Many changes—both positive and negative—have occurred at the state level regarding energy efficiency, according to the 2018 State Energy Efficiency Scorecard, published by the American Council for an Energy-Efficient Economy (ACEEE).
Some states including Virginia, New York and New Jersey are boosting investments in clean energy and energy efficiency due to increased
concerns regarding climate change. Other states are working just to keep efficiency standards in place, responding to a possible loosening of federal vehicle and appliance standards. On the opposite side of the spectrum, states like Iowa and Connecticut passed legislation that have resulted in lowered energy efficiency metrics.
“Despite a few setbacks, reasons for optimism remained abundant,” the authors write. “Across the country, new opportunities for efficiency and distributed resources continued to arise through improved data access, policy innovations, and technological advancements like smart control systems, geographic targeting, electric vehicle grid integration and energy storage.”
States spent roughly $7.9 billion on energy efficiency in the utility sector in 2017 and saved close to 27.3 million megawatt-hours, a 7.3 percent increase from 2016, according to the scorecard.
“Overall, plenty of signs are pointing to policymakers’ growing appreciation of efficiency’s economic and environmental benefits and its role in strengthening the grid and transitioning to a clean energy economy,” the authors write.
The scorecard, which ranks states based on 32 metrics in six areas, has these key findings:
- New Jersey improved the most, moving up five ranks to No. 18. The Garden State set new annual energy savings targets and took steps to rejoin the Regional Greenhouse Gas Initiative, a multistate cap and trade emissions compact. Missouri, Connecticut, Colorado, and South Dakota showed marked improvement. Other improved states include Nevada and North Carolina.
- Massachusetts continued to rank No. 1 overall. It launched a plan to set new three-year energy savings targets and approved utility spending for grid-scale modernization. A close second is California, which led efficiency efforts in three areas: buildings, transportation and appliances. These leaders are followed by Rhode Island, Vermont, Connecticut, New York, Oregon, Minnesota, Washington and Maryland.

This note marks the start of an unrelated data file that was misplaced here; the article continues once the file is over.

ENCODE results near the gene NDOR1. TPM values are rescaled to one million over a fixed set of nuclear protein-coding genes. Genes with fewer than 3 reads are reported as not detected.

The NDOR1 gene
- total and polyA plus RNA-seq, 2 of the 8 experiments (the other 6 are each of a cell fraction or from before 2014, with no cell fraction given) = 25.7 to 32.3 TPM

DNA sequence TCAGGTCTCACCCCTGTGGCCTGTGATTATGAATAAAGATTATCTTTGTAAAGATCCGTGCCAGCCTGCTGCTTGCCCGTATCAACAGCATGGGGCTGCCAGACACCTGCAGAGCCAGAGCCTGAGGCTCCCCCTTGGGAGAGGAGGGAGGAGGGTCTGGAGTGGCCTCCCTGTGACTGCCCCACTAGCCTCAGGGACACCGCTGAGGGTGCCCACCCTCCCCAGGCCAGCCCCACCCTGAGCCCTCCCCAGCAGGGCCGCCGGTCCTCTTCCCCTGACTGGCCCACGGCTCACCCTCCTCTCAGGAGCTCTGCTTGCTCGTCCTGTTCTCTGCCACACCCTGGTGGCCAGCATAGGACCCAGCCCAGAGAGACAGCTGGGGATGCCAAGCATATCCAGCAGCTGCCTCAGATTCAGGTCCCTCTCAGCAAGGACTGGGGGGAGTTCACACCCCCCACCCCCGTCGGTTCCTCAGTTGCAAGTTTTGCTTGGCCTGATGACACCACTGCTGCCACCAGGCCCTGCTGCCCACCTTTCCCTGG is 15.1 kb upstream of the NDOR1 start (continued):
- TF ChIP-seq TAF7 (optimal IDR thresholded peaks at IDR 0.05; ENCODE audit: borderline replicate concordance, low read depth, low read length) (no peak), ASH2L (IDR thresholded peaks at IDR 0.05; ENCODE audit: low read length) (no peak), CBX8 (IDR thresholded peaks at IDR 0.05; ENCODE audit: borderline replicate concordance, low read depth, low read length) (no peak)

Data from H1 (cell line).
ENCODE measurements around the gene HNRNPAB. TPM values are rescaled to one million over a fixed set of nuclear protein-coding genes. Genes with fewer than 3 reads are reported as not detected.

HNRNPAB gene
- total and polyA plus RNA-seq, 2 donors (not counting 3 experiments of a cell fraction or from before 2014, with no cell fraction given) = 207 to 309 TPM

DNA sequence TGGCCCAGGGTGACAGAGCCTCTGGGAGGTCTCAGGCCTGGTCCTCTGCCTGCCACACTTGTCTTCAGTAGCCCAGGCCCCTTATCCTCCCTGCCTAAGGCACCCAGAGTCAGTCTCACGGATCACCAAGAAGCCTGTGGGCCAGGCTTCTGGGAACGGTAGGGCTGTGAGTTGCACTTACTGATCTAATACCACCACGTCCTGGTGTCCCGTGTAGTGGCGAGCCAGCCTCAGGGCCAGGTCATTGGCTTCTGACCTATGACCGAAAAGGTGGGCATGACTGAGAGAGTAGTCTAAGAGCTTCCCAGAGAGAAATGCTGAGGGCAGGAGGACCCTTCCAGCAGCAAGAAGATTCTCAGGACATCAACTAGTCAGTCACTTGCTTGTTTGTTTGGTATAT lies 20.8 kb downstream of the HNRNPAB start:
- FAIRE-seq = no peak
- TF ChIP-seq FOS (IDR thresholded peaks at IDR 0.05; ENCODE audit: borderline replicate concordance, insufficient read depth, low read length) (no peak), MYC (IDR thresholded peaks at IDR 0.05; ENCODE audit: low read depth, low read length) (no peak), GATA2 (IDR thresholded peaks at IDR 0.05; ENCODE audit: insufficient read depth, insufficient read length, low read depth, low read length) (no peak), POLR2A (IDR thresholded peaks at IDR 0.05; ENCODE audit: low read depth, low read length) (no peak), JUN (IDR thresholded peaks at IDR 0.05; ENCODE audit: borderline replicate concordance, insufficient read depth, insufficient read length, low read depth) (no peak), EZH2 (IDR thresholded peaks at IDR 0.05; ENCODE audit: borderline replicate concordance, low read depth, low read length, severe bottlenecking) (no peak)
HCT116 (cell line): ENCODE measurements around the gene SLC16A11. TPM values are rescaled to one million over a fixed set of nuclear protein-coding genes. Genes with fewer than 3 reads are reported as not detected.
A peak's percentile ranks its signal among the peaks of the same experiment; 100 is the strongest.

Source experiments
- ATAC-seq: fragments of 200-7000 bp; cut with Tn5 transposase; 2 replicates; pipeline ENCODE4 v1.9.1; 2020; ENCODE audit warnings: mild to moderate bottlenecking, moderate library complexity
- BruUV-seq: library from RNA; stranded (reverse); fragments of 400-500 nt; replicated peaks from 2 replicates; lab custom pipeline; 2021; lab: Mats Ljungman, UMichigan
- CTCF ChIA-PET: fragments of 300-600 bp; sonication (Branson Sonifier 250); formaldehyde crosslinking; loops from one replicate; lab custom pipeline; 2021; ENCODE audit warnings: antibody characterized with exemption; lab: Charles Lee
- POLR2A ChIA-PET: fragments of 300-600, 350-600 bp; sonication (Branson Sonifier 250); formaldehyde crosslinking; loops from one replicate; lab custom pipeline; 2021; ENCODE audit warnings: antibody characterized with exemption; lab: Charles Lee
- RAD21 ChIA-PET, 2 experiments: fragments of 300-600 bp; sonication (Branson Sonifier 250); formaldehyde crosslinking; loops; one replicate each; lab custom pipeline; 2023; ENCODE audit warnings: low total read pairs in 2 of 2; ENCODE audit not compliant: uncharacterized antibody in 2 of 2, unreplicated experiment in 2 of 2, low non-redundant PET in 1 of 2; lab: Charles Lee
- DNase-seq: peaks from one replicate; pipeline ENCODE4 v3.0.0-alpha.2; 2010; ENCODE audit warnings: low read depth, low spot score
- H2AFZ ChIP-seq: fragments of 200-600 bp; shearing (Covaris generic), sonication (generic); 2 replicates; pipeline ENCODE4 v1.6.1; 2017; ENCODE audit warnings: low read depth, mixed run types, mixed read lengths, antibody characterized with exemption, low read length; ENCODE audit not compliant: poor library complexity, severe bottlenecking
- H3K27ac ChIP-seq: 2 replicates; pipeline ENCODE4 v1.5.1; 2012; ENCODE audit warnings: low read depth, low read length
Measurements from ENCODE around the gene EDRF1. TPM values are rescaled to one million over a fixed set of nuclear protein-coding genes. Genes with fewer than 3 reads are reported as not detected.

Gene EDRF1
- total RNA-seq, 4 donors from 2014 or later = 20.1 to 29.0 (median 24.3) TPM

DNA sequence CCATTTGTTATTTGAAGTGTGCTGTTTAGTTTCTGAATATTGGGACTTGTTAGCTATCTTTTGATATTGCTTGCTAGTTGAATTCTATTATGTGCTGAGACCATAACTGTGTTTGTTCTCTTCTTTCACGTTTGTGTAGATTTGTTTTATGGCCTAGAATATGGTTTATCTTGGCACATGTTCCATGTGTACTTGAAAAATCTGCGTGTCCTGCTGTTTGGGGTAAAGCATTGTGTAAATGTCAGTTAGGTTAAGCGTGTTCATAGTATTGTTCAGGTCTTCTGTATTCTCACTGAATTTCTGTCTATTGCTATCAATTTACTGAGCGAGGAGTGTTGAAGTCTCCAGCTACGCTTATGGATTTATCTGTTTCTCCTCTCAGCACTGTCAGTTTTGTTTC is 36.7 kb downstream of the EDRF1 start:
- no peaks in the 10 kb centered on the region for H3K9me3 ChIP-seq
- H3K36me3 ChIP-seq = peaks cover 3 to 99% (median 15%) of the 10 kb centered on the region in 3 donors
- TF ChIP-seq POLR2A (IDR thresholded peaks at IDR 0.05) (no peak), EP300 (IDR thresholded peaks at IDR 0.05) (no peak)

- Iowa fell the most, moving down five spots to No. 24. This drop was due mostly to a bill signed earlier this year (SF2311) that imposes a restrictive cap on efficiency programs and allows customers to opt out of paying for some of them. Sixteen other states also fell in the rankings.
- States ramped up efforts to promote zero-emission vehicles (ZEV), mostly electric, as the federal government sought to freeze fuel economy standards for cars and SUVs. California joined with eight other states in rolling out an updated ZEV plan, which incentivizes consumers to buy ZEVs. Missouri moved to incentivize the rollout of more EV charging stations, and Oregon to require new buildings be ready to charge EVs.
- More states pushed for zero-energy construction (buildings that produce as much power as they use) largely through tougher building codes. California calls for all new homes and commercial buildings to be net zero-energy by 2020 and 2030, respectively. Vermont, Rhode Island, Oregon, Washington, the District of Columbia and Massachusetts have incorporated net-zero-energy construction into long-range plans.